-Mitchell J. Chang, UCLA
“American individualism suggests that we have a high amount of agency and that human relationships are simply a matter of preference; thus, choosing to interact or befriend someone across race seems to be just that: a choice. We rarely think about how organizational structures and demography influence our ability to meet and befriend one another…” –When Diversity Drops, p. 5
Julie J. Park examines how losing racial diversity in a university affects the everyday lives of its students. She uses a student organization, the InterVarsity Christian Fellowship (IVCF) at “California University,” as a case study to show how reductions in racial diversity impact the ability of students to sustain multiethnic communities.
The story documents IVCF’s evolution from a predominantly white group that rarely addressed race to the most racially diverse campus fellowship at the university. However, its ability to maintain its multiethnic membership was severely hampered by the drop in black enrollment at California University following the passage of Proposition 209, a statewide affirmative action ban.
Park demonstrates how the friendships that students have—or do not have—across racial lines are not just a matter of personal preference or choice; they take place in the contexts that are inevitably shaped by the demographic conditions of the university. She contends that a strong organizational commitment to diversity, while essential, cannot sustain racially diverse student subcultures. Her work makes a critical contribution to our understanding of race and inequality in collegiate life and is a valuable resource for educators and researchers interested in the influence of racial politics on students’ lives.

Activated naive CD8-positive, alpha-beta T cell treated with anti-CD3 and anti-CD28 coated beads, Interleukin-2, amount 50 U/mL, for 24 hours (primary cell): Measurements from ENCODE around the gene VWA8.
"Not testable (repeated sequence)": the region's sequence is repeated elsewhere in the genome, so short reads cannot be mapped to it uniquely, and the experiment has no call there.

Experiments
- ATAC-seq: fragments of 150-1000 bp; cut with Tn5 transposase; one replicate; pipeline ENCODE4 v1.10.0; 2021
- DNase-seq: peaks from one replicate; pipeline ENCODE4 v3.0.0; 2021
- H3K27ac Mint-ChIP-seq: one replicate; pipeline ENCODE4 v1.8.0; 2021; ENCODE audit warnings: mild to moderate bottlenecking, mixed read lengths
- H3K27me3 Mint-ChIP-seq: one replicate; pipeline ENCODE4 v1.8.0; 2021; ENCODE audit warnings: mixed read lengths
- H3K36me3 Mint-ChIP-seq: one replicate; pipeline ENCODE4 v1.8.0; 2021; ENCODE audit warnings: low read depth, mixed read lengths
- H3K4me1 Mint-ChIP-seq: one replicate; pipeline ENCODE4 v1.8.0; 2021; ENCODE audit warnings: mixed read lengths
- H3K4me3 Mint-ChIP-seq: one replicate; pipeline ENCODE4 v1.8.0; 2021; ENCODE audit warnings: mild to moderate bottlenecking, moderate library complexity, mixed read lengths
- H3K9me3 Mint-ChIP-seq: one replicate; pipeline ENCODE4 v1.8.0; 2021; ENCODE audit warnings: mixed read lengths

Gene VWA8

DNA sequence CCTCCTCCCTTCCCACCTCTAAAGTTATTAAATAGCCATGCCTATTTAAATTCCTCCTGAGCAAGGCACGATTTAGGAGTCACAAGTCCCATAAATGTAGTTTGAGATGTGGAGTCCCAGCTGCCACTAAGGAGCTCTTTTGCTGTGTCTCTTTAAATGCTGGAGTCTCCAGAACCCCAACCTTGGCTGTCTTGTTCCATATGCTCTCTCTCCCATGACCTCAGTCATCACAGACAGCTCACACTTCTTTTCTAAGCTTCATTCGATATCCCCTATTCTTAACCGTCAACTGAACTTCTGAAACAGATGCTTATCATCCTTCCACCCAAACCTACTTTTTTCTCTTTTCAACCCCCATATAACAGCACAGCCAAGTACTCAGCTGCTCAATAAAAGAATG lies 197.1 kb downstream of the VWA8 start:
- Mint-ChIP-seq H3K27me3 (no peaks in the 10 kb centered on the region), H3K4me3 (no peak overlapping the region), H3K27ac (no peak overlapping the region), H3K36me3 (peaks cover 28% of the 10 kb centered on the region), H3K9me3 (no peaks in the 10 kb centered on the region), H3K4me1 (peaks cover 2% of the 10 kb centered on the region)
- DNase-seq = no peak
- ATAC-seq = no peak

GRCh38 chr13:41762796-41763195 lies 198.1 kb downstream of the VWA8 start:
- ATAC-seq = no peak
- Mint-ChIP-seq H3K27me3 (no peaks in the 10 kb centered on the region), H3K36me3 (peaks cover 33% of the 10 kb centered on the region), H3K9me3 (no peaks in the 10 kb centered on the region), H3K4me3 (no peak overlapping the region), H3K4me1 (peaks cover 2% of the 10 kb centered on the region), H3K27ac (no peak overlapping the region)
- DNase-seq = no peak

Available for purchase at Amazon and Rutgers University Press (at check-out enter code 02AAAA11 to get free shipping and 20% off. You can also try 02RWWW13 for free shipping and 40% off–coupon still works as of 8/26/13).